ARNICA - A traditional medicinal used in most liniments. Volumes have been limited to availability. This can be easily cultivated and harvested using traditional hay equipment.

BLESSED THISTLE - A nice annual thistle with good local markets in the region. Used to make certain alcoholic beverages, and other food markets. Put it up like a hay crop.

BLOODROOT - This grows well in northern woods of the Midwestern states, especially as a forest farming project. It takes about three years before full production is achieved, and requires full shade for best growth. It can be harvested with rototiller-like root harvesters.

CATNIP - A typical mint-type crop which requires limited irrigation. It can be put up as a hay-type crop, or combined like peppermint for the leaf. Limited markets include the pet toy industry.

CHAPARRAL - This high desert plant contains nor-hidydroguaiaretic acid (NDGA) and the related lignans. It is theorized that any anticancer effect of chaparral tea is due to the ability of NDGA to block cellular respiration. There is some difficulty in harvesting this plant because what the market wants is a leaf. The leaf is removed from the stem when both are dry.

MORMON TEA - Also known as Desert Tea, or Mormon Tea, this is a frequent substitute for the Chinese Ma Huange. While chemistries are slightly different, this is a frequently used as an ingredient in "over-the-counter" diet pills, and other "legal highs." It is a stimulant and brochial dialator, and is used in large quantities in the pharmaceutical trade.

NETTLE - This grows best up against a tree-line or edging a lake or river - partial shade. It can be cultivated and harvest much like a hay-type crop (i.e. catnip). It must be cut in the herbaceous stage so it can be sold as an herb. Perfect forest-farm project.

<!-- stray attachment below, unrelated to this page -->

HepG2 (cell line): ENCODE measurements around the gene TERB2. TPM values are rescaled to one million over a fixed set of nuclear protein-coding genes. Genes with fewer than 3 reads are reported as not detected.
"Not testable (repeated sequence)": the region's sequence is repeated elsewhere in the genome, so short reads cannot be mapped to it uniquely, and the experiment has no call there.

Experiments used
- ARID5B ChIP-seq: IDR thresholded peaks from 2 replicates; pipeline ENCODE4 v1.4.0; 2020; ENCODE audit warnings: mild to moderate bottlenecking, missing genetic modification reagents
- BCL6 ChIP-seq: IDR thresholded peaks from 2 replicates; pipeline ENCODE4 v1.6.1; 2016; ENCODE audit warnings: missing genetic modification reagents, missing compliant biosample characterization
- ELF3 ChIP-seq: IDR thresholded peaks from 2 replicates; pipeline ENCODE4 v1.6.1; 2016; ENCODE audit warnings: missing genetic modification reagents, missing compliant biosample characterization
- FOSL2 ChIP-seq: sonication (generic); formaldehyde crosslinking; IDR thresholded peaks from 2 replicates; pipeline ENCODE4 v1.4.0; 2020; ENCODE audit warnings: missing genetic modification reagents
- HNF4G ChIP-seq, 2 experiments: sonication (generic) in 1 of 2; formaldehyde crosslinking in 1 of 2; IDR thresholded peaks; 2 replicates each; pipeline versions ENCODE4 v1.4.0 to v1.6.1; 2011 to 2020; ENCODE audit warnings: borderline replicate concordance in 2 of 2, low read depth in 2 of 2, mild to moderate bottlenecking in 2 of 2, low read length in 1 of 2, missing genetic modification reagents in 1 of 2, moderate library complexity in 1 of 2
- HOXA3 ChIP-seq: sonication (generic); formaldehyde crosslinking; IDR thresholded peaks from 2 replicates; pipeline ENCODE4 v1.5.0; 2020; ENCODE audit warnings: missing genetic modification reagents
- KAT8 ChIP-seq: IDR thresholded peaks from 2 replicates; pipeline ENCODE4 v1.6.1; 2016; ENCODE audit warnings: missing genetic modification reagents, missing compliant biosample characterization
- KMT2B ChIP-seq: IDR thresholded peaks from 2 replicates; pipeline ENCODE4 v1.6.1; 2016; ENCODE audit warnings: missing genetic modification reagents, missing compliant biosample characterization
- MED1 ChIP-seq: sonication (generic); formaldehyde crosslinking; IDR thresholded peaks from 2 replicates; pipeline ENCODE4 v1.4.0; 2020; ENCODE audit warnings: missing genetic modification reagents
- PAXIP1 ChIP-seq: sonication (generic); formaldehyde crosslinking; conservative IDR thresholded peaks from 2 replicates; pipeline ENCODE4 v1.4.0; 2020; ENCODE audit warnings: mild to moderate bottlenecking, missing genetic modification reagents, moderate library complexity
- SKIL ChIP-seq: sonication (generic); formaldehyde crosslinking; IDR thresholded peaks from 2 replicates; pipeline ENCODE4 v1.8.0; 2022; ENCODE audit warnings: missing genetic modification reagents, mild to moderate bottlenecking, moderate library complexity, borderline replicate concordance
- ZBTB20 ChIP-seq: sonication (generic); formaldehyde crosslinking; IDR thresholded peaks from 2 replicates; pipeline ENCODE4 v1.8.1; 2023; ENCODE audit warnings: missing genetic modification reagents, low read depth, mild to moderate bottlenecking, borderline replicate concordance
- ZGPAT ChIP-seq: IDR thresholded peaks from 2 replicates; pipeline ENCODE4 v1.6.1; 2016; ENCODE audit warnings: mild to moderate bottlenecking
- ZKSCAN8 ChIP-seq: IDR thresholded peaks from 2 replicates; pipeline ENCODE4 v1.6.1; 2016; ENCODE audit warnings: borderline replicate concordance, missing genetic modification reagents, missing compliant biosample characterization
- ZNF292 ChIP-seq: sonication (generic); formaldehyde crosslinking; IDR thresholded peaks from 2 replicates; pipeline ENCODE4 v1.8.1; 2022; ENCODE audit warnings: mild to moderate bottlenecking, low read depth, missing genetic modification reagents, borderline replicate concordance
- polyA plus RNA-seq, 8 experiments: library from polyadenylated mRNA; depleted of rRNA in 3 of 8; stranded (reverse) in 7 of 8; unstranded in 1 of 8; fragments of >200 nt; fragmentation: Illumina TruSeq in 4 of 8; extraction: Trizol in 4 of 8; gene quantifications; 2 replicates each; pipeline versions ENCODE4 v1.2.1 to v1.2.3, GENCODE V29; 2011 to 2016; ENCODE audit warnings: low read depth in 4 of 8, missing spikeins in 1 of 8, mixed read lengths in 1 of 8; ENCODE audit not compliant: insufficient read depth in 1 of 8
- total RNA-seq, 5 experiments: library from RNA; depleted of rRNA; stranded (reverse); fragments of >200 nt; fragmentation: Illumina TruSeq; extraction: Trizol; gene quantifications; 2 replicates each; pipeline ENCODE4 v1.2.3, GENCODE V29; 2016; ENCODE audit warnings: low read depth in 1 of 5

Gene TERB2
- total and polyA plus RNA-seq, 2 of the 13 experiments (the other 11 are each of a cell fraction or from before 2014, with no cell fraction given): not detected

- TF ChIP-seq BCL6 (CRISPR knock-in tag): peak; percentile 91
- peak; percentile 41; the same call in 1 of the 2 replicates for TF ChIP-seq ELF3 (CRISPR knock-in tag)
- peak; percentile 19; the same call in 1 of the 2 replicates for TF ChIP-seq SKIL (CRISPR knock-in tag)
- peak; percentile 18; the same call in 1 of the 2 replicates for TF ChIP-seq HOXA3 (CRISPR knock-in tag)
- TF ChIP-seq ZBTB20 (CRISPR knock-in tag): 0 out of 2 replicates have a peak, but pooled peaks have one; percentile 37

WILD INDIGO - This root crop is well-suited to the Midwest forests and Oregon. The root is used as a dye (501 blue jeans), and can be grown in forests that small machinery might be used. It is harvested in the seventh year, and seed is collected for new plantings.

WORMWOOD - This is a new crop for the U.S. Government (Army) as a major pharmaceutical. It should grow very well in most regions, and can be put up as a hay-type crop (sun-cure). Look toward growing extract markets in the future.

YELLOW DOCK - A troublesome weed, it is quite popular in homeopathic markets. Not only used as a red dye for the wool industries, it is also used as an abrasive dentifrice in some manufacturing of toothpastes. It is easily disked from overgrazed soils.

FLOWER-HEAD HARVESTER PROJECT - projections indicate that more than 100,000 new acres of herb flower-head crops would be needed for full production by 1996, if a flower-head harvester was developed at this time. This type harvester would also make a number of new crops available for consumption.

CHAMOMILE (GERMAN) - This annual variety requires a special flowerhead harvester. There is now a working prototype available for limited studies. It is critical that no stem is harvested with the flowerhead. Stems have a bitter agent not acceptable with this crop.

CHAMOMILE (ROMAN) - This variety is used almost extensively as an oil extraction from steam distillation. This means that the precision requirements for flowerhead harvesting is not as critical. You should harvest this crop approximately two times on unirrigated fields and more than five times on those with moderate irrigation .

FEVERFEW - This is a new market, and growing, as an aspirin substitute. One way to orient this crop is via harvesting the flowerheads for the potpourri markets, then putting the rest of it up as a hay-type crop for the pharmaceutical uses. It is also sold as a dried floral in large quantities, and there is also a growing seed market for this crop.

MARIGOLD - The Tagetes variety is grown as a poultry feed supplement. Its dye colors the meat and make the yoke orange. Marigold flowerheads need a yet-to-be developed "flowerhead harvester." It can be picked for profit by hand for potpourri, but this market is limited, and competition comes from Mexico.

PYRETHRUM - This is a form of chrysanthemum which is also one of the best natural insecticides known. It is used in almost every household product, including such items as Raid and Black Flag, and is considered to be an "organic insecticide." It is harvested with a yet-to-be discovered "flowerhead harvester." Even picking the flowerheads by hand is profitable.

RED CLOVER - Excellent grower in your area, the market needs a domestic source of red clover flowerheads (for potpourris, pharmaceutical markets.

OTHER HIGHLY RECOMMENDED CROPS - The following crops all look to be well-suited to the soils and regional weather variables for the Mid-West. Some require a major commitment in dehydration and other processing facilities. Complete prospectuses, like "A Processing Facility for Botanical Alternatives," are available.